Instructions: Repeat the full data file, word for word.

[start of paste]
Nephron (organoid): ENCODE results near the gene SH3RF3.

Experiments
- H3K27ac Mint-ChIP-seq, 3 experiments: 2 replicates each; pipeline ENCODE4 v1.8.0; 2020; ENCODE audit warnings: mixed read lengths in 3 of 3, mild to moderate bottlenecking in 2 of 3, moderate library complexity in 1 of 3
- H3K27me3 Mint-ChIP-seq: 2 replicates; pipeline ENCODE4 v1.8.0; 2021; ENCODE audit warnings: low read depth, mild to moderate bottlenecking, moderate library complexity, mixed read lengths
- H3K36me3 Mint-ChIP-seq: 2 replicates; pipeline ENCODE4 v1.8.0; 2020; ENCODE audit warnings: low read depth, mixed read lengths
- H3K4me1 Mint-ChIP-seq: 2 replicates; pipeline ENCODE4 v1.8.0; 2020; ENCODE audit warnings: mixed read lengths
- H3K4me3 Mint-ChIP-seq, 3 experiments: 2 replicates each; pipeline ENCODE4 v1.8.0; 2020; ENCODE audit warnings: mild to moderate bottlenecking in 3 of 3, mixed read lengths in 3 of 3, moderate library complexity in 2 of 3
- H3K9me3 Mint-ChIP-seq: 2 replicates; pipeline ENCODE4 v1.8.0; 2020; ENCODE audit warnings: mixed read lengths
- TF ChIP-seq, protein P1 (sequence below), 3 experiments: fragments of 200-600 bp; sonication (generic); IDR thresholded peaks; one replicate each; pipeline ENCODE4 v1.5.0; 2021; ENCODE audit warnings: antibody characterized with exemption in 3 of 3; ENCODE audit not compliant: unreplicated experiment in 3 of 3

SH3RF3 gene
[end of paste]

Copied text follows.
Nephron (organoid): ENCODE results near the gene SH3RF3.

Experiments
- H3K27ac Mint-ChIP-seq, 3 experiments: 2 replicates each; pipeline ENCODE4 v1.8.0; 2020; ENCODE audit warnings: mixed read lengths in 3 of 3, mild to moderate bottlenecking in 2 of 3, moderate library complexity in 1 of 3
- H3K27me3 Mint-ChIP-seq: 2 replicates; pipeline ENCODE4 v1.8.0; 2021; ENCODE audit warnings: low read depth, mild to moderate bottlenecking, moderate library complexity, mixed read lengths
- H3K36me3 Mint-ChIP-seq: 2 replicates; pipeline ENCODE4 v1.8.0; 2020; ENCODE audit warnings: low read depth, mixed read lengths
- H3K4me1 Mint-ChIP-seq: 2 replicates; pipeline ENCODE4 v1.8.0; 2020; ENCODE audit warnings: mixed read lengths
- H3K4me3 Mint-ChIP-seq, 3 experiments: 2 replicates each; pipeline ENCODE4 v1.8.0; 2020; ENCODE audit warnings: mild to moderate bottlenecking in 3 of 3, mixed read lengths in 3 of 3, moderate library complexity in 2 of 3
- H3K9me3 Mint-ChIP-seq: 2 replicates; pipeline ENCODE4 v1.8.0; 2020; ENCODE audit warnings: mixed read lengths
- TF ChIP-seq, protein P1 (sequence below), 3 experiments: fragments of 200-600 bp; sonication (generic); IDR thresholded peaks; one replicate each; pipeline ENCODE4 v1.5.0; 2021; ENCODE audit warnings: antibody characterized with exemption in 3 of 3; ENCODE audit not compliant: unreplicated experiment in 3 of 3

SH3RF3 gene